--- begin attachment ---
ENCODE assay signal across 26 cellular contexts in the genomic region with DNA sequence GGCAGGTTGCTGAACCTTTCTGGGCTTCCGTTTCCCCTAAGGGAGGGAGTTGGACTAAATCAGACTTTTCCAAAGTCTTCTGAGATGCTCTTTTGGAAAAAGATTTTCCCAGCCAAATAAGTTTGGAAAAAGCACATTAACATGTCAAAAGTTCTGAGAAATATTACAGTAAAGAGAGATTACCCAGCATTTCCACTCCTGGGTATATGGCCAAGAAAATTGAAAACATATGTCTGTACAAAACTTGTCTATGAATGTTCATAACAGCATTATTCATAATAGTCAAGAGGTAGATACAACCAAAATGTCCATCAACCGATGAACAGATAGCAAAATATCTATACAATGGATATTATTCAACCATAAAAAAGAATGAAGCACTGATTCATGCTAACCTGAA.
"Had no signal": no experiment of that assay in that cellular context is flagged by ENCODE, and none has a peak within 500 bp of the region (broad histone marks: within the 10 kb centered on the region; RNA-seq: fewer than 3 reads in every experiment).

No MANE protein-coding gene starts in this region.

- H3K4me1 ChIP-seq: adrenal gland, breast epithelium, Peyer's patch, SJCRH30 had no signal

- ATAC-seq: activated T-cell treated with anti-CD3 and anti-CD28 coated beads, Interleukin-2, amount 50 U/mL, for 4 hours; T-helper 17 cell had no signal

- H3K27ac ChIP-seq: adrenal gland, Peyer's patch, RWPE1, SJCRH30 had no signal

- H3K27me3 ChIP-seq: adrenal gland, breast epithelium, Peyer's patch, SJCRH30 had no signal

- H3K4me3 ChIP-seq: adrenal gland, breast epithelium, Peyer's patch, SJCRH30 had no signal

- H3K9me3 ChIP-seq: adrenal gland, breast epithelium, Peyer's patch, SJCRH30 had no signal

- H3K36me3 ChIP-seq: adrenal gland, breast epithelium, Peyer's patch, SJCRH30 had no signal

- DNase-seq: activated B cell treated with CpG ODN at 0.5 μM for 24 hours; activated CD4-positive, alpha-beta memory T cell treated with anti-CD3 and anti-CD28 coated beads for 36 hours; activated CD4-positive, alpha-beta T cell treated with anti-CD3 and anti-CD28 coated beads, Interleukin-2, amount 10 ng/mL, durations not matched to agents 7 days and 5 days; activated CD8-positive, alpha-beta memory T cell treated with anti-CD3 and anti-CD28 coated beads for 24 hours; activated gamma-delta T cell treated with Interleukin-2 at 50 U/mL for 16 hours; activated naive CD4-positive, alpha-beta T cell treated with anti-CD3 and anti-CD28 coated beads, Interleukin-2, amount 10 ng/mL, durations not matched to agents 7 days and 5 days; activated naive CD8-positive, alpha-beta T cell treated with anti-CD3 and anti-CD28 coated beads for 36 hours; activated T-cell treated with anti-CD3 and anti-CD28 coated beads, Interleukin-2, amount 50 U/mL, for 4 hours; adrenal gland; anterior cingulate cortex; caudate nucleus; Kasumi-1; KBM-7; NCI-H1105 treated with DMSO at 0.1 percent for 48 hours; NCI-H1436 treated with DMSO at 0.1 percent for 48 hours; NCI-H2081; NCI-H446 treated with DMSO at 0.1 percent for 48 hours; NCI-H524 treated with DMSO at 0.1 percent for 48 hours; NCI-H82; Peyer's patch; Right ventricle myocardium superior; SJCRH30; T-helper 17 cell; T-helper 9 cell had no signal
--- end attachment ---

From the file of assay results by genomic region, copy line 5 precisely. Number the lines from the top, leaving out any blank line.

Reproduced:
- ATAC-seq: activated T-cell treated with anti-CD3 and anti-CD28 coated beads, Interleukin-2, amount 50 U/mL, for 4 hours; T-helper 17 cell had no signal